millennials and grandparents handle money the same

3 Ways Millennials Are Like Their Grandparents When It Comes To Money

Don’t call millennials young and immature. They might actually be “old souls” — especially when it comes to money.

A recent survey from life insurance company Northwestern Mutual concludes “millennials are a mix between old souls and young idealists,” and — when it comes to finances — millennials are more likely to mimic the habits of their grandparents than any other generation, including their own parents.

“Members of Generation Y have some exceptionally good instincts when it comes to planning,” said Rebekah Barsch, VP of planning and sales at Northwestern Mutual, in a statement. “They’re inclined to set goals and are pretty hard on themselves about how they’re doing against them. They’re savers, and they recognize that requires discipline.”

Here are the biggest similarities highlighted by Northwestern Mutual…

1. They’re conservative.

Millennials are better savers than their parents, probably because they grew up with fresh memories of the recession, and may have even had to watch parents lose their homes in the housing crisis.

In another survey by TD Bank, which asked Americans about their saving and spending habits, 56 percent of millennials described themselves as being “good savers,” while baby boomers came in second at 48 percent. Millennials also reported being twice as confident as their parents’ generation in their ability to save enough for a comfortable retirement.


2. They’re disciplined.

Millennials are also the most diligent generation about checking their budgets, according to TD Bank. While 44 percent of all Americans check their budget once a week or more, 53 percent of millennials say they do.

They’re also hard on themselves, being twice as likely as other generations to say that they’re not responsible enough when it comes to finances. And they’re willing to plan ahead — almost half have spoken to their partner, friends, family, or financial adviser about planning for retirement.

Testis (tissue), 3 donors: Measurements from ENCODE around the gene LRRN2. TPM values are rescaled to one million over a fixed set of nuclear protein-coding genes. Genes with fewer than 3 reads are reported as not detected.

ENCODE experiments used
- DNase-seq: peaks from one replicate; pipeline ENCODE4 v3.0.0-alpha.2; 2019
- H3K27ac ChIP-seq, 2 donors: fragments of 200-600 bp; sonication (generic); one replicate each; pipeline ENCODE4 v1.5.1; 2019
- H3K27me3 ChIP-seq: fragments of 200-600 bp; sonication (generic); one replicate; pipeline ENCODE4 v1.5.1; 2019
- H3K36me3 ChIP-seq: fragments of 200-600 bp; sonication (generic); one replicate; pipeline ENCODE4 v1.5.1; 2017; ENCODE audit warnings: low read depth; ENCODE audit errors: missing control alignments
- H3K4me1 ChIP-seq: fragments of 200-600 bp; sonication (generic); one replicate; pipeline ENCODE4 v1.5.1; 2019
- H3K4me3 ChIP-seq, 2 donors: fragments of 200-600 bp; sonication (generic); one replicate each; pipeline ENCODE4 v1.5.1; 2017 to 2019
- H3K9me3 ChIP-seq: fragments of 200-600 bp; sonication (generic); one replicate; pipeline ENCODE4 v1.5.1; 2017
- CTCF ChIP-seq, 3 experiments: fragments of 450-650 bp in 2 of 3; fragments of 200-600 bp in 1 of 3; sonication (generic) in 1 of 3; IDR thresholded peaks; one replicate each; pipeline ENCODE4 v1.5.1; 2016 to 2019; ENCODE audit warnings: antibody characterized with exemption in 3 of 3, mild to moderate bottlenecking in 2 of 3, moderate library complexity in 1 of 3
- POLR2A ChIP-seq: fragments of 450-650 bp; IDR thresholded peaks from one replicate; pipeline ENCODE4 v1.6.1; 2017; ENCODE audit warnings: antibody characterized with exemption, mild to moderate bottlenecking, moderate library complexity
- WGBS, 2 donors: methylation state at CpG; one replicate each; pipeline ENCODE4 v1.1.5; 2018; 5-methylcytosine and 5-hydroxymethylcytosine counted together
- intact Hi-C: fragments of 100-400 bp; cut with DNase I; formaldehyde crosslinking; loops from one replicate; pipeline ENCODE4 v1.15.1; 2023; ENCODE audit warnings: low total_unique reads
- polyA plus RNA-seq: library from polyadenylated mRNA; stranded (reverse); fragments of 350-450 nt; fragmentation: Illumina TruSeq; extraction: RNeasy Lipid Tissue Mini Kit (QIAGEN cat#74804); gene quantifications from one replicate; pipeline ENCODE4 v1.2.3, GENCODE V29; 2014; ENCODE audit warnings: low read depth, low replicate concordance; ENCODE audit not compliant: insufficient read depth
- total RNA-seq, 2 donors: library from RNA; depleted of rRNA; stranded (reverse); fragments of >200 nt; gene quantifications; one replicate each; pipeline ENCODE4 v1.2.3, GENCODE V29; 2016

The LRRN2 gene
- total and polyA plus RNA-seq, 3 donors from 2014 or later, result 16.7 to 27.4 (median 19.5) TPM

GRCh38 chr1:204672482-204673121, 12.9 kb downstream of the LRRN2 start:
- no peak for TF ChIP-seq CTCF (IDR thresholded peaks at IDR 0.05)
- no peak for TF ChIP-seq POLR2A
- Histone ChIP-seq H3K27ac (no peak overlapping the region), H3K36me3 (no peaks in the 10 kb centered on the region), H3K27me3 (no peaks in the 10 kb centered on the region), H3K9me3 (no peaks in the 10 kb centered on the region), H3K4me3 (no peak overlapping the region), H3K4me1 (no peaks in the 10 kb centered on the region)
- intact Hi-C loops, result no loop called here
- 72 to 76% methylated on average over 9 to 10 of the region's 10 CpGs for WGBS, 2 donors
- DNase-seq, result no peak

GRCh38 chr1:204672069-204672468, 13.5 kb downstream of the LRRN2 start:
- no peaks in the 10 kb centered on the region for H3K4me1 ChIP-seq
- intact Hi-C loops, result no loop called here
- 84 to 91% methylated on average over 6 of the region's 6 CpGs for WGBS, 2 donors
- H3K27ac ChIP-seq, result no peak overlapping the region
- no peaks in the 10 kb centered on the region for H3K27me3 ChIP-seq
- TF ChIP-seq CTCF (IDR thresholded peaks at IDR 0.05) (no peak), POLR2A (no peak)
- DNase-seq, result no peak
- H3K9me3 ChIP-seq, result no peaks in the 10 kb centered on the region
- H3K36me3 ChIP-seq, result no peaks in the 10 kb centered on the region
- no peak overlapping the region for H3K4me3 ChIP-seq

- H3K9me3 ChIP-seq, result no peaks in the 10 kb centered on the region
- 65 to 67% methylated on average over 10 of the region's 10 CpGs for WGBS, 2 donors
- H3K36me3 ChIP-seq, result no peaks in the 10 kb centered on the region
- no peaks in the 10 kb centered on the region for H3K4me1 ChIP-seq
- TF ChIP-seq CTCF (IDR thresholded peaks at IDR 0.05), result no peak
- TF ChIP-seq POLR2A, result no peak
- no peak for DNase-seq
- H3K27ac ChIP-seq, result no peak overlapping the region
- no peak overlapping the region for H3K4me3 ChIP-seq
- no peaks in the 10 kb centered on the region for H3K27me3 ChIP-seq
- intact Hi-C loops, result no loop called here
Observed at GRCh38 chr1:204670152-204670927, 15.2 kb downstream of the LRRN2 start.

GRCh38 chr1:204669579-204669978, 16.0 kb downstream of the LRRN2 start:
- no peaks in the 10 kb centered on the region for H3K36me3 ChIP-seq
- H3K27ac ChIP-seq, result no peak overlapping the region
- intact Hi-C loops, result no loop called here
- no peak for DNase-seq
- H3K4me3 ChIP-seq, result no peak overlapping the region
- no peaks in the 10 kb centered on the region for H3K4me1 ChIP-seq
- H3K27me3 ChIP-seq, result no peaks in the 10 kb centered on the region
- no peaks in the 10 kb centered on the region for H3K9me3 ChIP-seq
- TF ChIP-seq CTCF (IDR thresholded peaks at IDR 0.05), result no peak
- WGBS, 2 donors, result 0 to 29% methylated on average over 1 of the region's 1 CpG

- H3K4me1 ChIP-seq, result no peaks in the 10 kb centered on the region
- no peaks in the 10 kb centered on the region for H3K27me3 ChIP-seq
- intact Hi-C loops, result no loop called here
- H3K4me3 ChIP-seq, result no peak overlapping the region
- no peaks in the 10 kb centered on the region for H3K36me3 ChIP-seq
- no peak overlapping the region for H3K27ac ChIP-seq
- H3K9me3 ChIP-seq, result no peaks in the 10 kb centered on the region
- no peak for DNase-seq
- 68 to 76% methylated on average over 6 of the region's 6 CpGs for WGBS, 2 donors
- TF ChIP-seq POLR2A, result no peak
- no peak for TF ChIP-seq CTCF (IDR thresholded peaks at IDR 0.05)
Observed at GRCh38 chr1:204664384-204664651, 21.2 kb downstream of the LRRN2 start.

3. They’re realistic about setting goals and taking responsibility.

Millennials know that, for the most part, they’ll be on their own for retirement. They’re prepared to take responsibility for it, too — 73 percent said they expect to be working past age 65 because Social Security won’t take care of their needs.

But while they may be working longer, it’s not necessarily something that they’re dreading, according to a survey released by Mindflash, an online course development company. Mindflash asked millennials what they found the most surprising aspect of working in the real world. Most expressed a desire to learn more from the company they worked for.

An overwhelming majority of them — 88 percent — were willing to “sacrifice anything from vacations to coffee habits to train themselves in the skills needed to compete in the workforce today.” (They’ll probably grow out of it.)

What they can learn from each other

While it’s great that millennials are confident in their ability to budget and plan for the future, it’s also important to recognize that they can learn a lot about impulse spending from their grandparents. When it came to retail spending, 69 percent of millennials admitted to making impulsive buying decisions. Meanwhile, less than half of boomers said the same.

On the other hand, baby boomers were the least likely to keep track of a budget; only 37 percent said they checked a budget weekly, compared to 53 percent for millennials. Boomers can benefit by learning how to use banking or financial apps, said Bakhshi of TD Bank.

“Even if you don’t actively budget today, the ease of these new financial apps can provide a great point of entry for controlling spending and managing savings,” she said.

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